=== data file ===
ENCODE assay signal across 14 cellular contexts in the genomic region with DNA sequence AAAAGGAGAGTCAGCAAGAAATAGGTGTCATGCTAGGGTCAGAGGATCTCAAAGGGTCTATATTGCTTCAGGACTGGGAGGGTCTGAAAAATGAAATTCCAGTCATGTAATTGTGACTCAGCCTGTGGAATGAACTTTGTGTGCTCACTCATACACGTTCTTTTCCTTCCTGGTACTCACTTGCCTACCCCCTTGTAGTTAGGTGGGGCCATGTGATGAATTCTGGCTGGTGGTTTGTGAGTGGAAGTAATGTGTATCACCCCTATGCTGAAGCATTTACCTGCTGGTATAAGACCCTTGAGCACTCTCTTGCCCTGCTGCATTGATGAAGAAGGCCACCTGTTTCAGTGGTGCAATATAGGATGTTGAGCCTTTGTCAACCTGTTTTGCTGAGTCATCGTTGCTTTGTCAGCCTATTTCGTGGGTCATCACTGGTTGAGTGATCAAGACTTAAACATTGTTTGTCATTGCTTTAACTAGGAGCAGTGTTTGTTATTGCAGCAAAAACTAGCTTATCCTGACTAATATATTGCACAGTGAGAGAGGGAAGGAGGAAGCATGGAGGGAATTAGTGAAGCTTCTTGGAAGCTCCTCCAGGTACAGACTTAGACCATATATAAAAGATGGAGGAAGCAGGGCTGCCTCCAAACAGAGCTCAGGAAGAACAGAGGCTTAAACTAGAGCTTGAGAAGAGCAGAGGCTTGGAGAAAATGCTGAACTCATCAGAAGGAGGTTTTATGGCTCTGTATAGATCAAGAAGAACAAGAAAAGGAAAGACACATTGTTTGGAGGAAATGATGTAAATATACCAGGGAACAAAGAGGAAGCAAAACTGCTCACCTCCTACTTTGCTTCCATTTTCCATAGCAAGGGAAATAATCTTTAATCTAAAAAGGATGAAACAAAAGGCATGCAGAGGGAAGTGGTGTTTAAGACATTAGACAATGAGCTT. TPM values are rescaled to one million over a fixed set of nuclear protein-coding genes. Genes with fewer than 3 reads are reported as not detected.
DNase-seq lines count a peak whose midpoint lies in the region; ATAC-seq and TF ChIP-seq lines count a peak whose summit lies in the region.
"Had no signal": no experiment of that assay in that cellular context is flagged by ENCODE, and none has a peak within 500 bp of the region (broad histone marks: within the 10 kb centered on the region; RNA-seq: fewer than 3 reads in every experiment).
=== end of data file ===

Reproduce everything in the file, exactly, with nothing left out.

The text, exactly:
ENCODE assay signal across 14 cellular contexts in the genomic region with DNA sequence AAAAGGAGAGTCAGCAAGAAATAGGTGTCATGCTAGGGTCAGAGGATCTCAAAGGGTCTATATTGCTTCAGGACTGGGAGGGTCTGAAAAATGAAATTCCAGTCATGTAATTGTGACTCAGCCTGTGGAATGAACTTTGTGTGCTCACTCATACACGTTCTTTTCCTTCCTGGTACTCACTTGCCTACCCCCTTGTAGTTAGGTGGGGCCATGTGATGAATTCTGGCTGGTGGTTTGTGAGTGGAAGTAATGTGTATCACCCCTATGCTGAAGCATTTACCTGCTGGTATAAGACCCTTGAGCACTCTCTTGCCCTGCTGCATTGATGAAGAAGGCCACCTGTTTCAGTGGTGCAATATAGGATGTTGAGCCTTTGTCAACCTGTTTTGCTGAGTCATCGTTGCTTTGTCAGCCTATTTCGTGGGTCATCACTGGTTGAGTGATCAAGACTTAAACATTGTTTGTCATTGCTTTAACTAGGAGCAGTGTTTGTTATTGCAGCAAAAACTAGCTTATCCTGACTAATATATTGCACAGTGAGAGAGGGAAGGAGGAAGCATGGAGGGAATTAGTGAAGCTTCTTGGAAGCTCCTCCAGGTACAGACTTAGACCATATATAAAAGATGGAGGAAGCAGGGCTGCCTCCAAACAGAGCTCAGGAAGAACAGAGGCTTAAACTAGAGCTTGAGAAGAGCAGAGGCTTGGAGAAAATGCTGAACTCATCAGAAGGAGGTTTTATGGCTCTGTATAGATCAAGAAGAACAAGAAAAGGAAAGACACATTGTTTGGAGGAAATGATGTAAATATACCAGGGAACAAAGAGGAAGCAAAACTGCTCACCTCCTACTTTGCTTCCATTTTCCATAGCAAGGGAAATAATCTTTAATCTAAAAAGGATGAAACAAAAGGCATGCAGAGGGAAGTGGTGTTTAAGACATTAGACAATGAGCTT. TPM values are rescaled to one million over a fixed set of nuclear protein-coding genes. Genes with fewer than 3 reads are reported as not detected.
DNase-seq lines count a peak whose midpoint lies in the region; ATAC-seq and TF ChIP-seq lines count a peak whose summit lies in the region.
"Had no signal": no experiment of that assay in that cellular context is flagged by ENCODE, and none has a peak within 500 bp of the region (broad histone marks: within the 10 kb centered on the region; RNA-seq: fewer than 3 reads in every experiment).